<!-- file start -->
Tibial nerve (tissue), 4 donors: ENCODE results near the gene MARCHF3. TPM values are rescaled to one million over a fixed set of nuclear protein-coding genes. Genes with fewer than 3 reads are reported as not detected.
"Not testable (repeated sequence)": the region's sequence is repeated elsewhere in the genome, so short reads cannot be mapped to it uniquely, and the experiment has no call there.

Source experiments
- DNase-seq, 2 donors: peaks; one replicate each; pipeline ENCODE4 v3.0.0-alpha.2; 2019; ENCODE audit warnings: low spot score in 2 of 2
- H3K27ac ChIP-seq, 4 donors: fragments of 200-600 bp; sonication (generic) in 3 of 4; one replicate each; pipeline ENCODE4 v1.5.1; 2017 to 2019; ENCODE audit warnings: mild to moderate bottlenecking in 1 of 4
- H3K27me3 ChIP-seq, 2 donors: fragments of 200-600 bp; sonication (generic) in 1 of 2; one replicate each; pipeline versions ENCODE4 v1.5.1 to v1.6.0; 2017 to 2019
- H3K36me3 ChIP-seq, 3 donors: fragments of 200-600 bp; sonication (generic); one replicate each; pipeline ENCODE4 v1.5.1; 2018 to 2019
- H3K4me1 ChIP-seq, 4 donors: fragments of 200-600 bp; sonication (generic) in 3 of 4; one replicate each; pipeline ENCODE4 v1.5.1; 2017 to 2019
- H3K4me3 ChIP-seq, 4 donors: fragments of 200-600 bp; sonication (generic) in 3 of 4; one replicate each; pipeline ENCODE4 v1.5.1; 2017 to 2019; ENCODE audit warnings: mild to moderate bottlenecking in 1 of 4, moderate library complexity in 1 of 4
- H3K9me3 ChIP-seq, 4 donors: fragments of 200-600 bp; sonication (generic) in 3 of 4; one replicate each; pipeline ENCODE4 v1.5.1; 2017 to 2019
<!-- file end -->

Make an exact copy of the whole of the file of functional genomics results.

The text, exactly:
Tibial nerve (tissue), 4 donors: ENCODE results near the gene MARCHF3. TPM values are rescaled to one million over a fixed set of nuclear protein-coding genes. Genes with fewer than 3 reads are reported as not detected.
"Not testable (repeated sequence)": the region's sequence is repeated elsewhere in the genome, so short reads cannot be mapped to it uniquely, and the experiment has no call there.

Source experiments
- DNase-seq, 2 donors: peaks; one replicate each; pipeline ENCODE4 v3.0.0-alpha.2; 2019; ENCODE audit warnings: low spot score in 2 of 2
- H3K27ac ChIP-seq, 4 donors: fragments of 200-600 bp; sonication (generic) in 3 of 4; one replicate each; pipeline ENCODE4 v1.5.1; 2017 to 2019; ENCODE audit warnings: mild to moderate bottlenecking in 1 of 4
- H3K27me3 ChIP-seq, 2 donors: fragments of 200-600 bp; sonication (generic) in 1 of 2; one replicate each; pipeline versions ENCODE4 v1.5.1 to v1.6.0; 2017 to 2019
- H3K36me3 ChIP-seq, 3 donors: fragments of 200-600 bp; sonication (generic); one replicate each; pipeline ENCODE4 v1.5.1; 2018 to 2019
- H3K4me1 ChIP-seq, 4 donors: fragments of 200-600 bp; sonication (generic) in 3 of 4; one replicate each; pipeline ENCODE4 v1.5.1; 2017 to 2019
- H3K4me3 ChIP-seq, 4 donors: fragments of 200-600 bp; sonication (generic) in 3 of 4; one replicate each; pipeline ENCODE4 v1.5.1; 2017 to 2019; ENCODE audit warnings: mild to moderate bottlenecking in 1 of 4, moderate library complexity in 1 of 4
- H3K9me3 ChIP-seq, 4 donors: fragments of 200-600 bp; sonication (generic) in 3 of 4; one replicate each; pipeline ENCODE4 v1.5.1; 2017 to 2019